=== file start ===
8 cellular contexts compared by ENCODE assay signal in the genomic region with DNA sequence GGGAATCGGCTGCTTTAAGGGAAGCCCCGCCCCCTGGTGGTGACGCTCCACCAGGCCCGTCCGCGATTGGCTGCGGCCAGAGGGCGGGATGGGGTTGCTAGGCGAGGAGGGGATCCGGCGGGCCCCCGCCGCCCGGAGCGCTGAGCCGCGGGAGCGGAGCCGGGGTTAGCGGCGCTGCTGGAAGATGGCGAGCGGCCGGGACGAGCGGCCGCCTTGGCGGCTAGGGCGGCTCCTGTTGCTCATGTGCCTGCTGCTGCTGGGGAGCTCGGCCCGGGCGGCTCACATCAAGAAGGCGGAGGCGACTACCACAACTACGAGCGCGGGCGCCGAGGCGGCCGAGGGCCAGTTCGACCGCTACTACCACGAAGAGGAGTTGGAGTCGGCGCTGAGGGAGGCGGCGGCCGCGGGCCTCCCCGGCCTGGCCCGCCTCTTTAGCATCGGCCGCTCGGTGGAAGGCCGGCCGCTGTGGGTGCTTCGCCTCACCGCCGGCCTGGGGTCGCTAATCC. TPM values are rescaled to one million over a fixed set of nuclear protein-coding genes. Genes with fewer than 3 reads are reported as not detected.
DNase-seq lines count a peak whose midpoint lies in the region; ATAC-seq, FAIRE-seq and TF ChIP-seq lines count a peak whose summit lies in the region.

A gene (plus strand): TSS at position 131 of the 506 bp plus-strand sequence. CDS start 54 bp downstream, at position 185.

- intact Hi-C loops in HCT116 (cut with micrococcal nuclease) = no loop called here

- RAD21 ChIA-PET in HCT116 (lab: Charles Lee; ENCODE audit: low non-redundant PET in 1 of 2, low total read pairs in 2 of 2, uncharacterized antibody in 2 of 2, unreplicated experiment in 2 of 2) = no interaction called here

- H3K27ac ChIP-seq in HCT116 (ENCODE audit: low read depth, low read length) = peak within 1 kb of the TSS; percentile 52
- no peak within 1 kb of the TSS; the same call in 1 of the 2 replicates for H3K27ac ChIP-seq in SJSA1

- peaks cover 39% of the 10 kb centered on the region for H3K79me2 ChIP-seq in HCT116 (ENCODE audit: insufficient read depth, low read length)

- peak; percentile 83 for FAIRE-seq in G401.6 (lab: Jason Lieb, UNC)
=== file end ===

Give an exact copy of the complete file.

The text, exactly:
8 cellular contexts compared by ENCODE assay signal in the genomic region with DNA sequence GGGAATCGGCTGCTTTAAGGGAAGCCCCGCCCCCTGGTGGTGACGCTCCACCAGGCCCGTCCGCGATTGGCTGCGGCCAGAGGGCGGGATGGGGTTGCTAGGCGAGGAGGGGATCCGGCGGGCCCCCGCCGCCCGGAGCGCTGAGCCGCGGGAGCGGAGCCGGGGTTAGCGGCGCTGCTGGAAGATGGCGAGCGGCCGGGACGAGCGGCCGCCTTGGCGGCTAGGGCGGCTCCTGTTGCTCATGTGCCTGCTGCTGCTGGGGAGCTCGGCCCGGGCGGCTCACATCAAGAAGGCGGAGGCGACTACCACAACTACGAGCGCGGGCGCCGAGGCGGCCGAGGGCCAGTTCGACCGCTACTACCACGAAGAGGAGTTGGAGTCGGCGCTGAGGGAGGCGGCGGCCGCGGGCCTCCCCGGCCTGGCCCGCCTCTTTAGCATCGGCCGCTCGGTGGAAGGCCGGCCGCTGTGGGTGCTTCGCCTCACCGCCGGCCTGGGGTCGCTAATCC. TPM values are rescaled to one million over a fixed set of nuclear protein-coding genes. Genes with fewer than 3 reads are reported as not detected.
DNase-seq lines count a peak whose midpoint lies in the region; ATAC-seq, FAIRE-seq and TF ChIP-seq lines count a peak whose summit lies in the region.

A gene (plus strand): TSS at position 131 of the 506 bp plus-strand sequence. CDS start 54 bp downstream, at position 185.

- intact Hi-C loops in HCT116 (cut with micrococcal nuclease) = no loop called here

- RAD21 ChIA-PET in HCT116 (lab: Charles Lee; ENCODE audit: low non-redundant PET in 1 of 2, low total read pairs in 2 of 2, uncharacterized antibody in 2 of 2, unreplicated experiment in 2 of 2) = no interaction called here

- H3K27ac ChIP-seq in HCT116 (ENCODE audit: low read depth, low read length) = peak within 1 kb of the TSS; percentile 52
- no peak within 1 kb of the TSS; the same call in 1 of the 2 replicates for H3K27ac ChIP-seq in SJSA1

- peaks cover 39% of the 10 kb centered on the region for H3K79me2 ChIP-seq in HCT116 (ENCODE audit: insufficient read depth, low read length)

- peak; percentile 83 for FAIRE-seq in G401.6 (lab: Jason Lieb, UNC)